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My Swing JTable won't work!

 
Eelco den Heijer
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Hi, currently I'm more or less in the last phase of the Developer exam. Most stuff was pretty straightforward, except for the Swing part. Never used Swing before, and can't say I will after the exam :-)
Anyways, I have the 'Fly by Night' stuff, and have to implement the search-using-criteria. The backend stuff is all there; when I search for all flights going from SFO to DEN, I print them to std. err. and it's all fine. Except: the bloody JTable won't update. It just displays an empty line (I made the background yellow, so I at least know that there is an empty line). I did the entire thing with a dummy data model consisting of 4 arrays of strings: this works fine....
Any pointers? Please, this stupid Swing stuff is driving me nuts!!
Bye,
Eelco
 
Mark Spritzler
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Are you creating a class that extends the DefaultTableModel.
Have you tried going to sun's tutorial on Swing?
Here is the start of the Trail:
http://java.sun.com/docs/books/tutorial/uiswing/index.html
Even though you might not use Swing at another time, there are some great things to learn from it, like how to use Model-View-Controller design Pattern, and the Event/Listener Patterns. I really suggest taking the time to learn about Swing, rather than trying to get the assignment submitted as soon as possible.
You will be very thankful later on.
Oh, by any chance is your last name Ono? They have a policy at Javaranch where they want you to register with your first and last name, no handles. You would have to re-register afresh.
Mark
[ January 17, 2002: Message edited by: Mark Spritzler ]
 
Eelco den Heijer
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Hi Mark,
Thanks for the feedback.
1. Yes, I implemented the TableModel as a subclass of the DefaultTableModel.
2. Yes, I did the Swing tutorial, but the section on JTable's is a bit short.
I agree, the MVC design pattern is very useful,
but Swing is not the sole implementor of the
pattern. There are some advantages of Swing,
but I think there are many disadvantages too
(it's pretty slow, it can get rather complex,
nobody uses it).
For the SCJD exam, I would personally skip
the silly 'make-your-own-database' nonsense,
and use JDBC like the rest of the world.
Next, I would let people choose between AWT
and Swing. I'm pretty good at AWT (especially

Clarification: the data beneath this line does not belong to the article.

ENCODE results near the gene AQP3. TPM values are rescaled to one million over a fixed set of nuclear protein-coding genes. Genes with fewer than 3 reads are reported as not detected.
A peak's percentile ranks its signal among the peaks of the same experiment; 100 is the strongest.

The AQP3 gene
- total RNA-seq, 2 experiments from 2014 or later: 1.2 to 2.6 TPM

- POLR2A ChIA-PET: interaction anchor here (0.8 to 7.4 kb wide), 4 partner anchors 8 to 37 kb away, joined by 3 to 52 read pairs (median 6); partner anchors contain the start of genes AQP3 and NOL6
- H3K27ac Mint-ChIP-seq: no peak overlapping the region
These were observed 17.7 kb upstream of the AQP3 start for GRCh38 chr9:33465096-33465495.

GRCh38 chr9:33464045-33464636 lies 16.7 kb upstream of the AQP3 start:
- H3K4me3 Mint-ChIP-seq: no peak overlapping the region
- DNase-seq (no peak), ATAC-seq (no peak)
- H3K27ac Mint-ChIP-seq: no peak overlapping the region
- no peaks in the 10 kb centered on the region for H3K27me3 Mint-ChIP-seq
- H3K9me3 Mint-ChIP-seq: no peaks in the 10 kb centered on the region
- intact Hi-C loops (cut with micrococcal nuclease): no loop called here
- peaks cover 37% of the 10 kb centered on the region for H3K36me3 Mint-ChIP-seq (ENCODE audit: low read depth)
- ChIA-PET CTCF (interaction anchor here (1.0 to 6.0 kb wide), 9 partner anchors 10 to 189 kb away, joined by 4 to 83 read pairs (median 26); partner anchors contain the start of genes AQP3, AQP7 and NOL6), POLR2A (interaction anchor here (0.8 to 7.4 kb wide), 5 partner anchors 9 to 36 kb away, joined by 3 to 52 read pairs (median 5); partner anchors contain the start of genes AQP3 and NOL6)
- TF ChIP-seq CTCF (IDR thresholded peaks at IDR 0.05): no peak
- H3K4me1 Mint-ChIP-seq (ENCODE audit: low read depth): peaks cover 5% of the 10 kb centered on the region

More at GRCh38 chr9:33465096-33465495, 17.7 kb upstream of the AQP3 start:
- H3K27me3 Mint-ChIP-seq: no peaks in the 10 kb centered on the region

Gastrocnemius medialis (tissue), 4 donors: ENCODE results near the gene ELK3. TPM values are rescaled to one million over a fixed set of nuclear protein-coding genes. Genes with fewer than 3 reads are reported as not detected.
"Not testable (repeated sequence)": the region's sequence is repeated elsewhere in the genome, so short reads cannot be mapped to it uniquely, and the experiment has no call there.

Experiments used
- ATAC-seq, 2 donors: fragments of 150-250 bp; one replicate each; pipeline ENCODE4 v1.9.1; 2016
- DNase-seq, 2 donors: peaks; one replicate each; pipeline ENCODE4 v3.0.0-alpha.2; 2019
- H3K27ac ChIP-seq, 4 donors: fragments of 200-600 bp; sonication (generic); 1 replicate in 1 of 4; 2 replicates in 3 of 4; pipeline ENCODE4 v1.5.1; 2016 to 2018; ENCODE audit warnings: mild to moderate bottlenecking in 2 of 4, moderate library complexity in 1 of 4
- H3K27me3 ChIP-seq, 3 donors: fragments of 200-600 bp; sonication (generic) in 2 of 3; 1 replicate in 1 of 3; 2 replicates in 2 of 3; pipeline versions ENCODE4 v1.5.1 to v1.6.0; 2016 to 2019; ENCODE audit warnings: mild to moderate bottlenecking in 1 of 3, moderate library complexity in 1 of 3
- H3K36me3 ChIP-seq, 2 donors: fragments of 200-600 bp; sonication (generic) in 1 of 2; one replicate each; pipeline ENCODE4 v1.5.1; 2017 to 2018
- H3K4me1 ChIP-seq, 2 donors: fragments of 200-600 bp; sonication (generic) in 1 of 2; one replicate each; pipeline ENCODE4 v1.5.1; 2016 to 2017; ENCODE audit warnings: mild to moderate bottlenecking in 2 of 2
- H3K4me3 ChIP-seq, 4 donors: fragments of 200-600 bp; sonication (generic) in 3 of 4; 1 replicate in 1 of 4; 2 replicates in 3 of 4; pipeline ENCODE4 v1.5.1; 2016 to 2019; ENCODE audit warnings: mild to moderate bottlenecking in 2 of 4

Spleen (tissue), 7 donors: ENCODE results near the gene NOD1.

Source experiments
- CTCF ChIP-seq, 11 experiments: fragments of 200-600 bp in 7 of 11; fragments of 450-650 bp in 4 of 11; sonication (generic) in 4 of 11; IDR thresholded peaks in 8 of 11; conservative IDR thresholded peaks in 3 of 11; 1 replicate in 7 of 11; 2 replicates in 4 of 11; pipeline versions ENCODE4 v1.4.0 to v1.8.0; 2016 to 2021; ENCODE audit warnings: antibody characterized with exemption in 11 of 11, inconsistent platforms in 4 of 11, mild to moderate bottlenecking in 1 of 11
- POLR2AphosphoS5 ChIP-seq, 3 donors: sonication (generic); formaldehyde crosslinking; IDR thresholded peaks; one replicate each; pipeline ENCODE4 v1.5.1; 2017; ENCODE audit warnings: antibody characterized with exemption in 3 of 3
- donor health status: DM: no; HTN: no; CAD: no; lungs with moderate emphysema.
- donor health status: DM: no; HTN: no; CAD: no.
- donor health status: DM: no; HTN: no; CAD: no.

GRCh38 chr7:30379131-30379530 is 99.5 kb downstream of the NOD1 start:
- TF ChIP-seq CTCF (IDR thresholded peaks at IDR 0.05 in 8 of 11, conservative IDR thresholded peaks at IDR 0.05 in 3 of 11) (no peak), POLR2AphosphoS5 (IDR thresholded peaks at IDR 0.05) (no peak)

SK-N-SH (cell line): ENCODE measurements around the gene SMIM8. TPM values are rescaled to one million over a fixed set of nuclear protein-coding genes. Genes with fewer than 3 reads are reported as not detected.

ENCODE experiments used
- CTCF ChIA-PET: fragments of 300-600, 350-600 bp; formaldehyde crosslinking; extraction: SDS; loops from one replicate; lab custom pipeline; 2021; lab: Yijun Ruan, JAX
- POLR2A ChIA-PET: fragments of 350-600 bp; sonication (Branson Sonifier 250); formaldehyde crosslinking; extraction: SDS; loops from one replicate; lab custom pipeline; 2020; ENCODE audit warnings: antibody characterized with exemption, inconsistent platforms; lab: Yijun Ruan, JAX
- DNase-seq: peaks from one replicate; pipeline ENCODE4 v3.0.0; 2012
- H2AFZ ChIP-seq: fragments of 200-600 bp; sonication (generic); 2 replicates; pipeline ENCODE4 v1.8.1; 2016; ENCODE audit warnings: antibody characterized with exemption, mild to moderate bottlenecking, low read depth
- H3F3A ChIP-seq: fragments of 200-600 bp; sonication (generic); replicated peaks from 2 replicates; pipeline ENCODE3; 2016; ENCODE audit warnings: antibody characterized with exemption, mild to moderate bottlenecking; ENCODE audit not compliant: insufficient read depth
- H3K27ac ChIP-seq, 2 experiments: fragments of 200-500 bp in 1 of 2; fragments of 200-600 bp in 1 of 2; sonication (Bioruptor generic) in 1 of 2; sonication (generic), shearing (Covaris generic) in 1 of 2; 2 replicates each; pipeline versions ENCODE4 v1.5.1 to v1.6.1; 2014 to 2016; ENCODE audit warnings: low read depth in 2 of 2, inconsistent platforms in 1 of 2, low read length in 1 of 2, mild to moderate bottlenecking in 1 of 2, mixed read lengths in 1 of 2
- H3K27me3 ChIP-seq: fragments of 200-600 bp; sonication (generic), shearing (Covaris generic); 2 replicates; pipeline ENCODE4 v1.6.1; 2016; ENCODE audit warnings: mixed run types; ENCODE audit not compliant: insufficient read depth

applets). Think of it: how often did you use
a Swing client, and how often did you use
an AWT applet? Sun can dictate what they want
people to learn about Java (Swing for example)
but it doesn't mean the market will follow.
Enfin, just my 2 Eurocents.
By the way, Yoko is not my real name
 
Mark Spritzler
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Actually Universal/MCA Films use Swing in a cool application, and Here at my work we were going to use Swing for our business applications. The only problem we had was that Java cannot print reports.
As far as the speed of Swing, we had not problems. I think they have to get Swing onto business computers.
The biggest frustration that we had here was that everyone assumes that if you use Java you are using the Web and HTML. But for real business applications there is no Web or HTML that can handle the complexity of screens and logic.

I had a method called assingJTable, I passed the criteria string to it, which is called the criteriaFind method in the Data class. I passed the DataInfo[] array to a new FlightTableModel() constructor, which creates the table model from the data, and then called setModel on the JTable.
Hope that is clear
Mark
 
Eelco den Heijer
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Hi Mark,
Thanks for the feedback. Your example of the use of the DataModel made me realize that the bug was probably no in the Swing JTable, but in my use of the DataModel. Indeed, instead of re-creating the DataModel, I re-used the same one over and over. A quick fix was enough to get everything working, so now I'm really close to submitting everything.
Thanks a lot!
Eelco
BTW: about our Swing discussion; there is an interesting and provocative article on JavaLobby on the same topic: Swing article
 
Tim Holloway
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Mark,
Java can handle printing in several ways. However, they're generally not the same ways as you would in a standalone or client/server environment.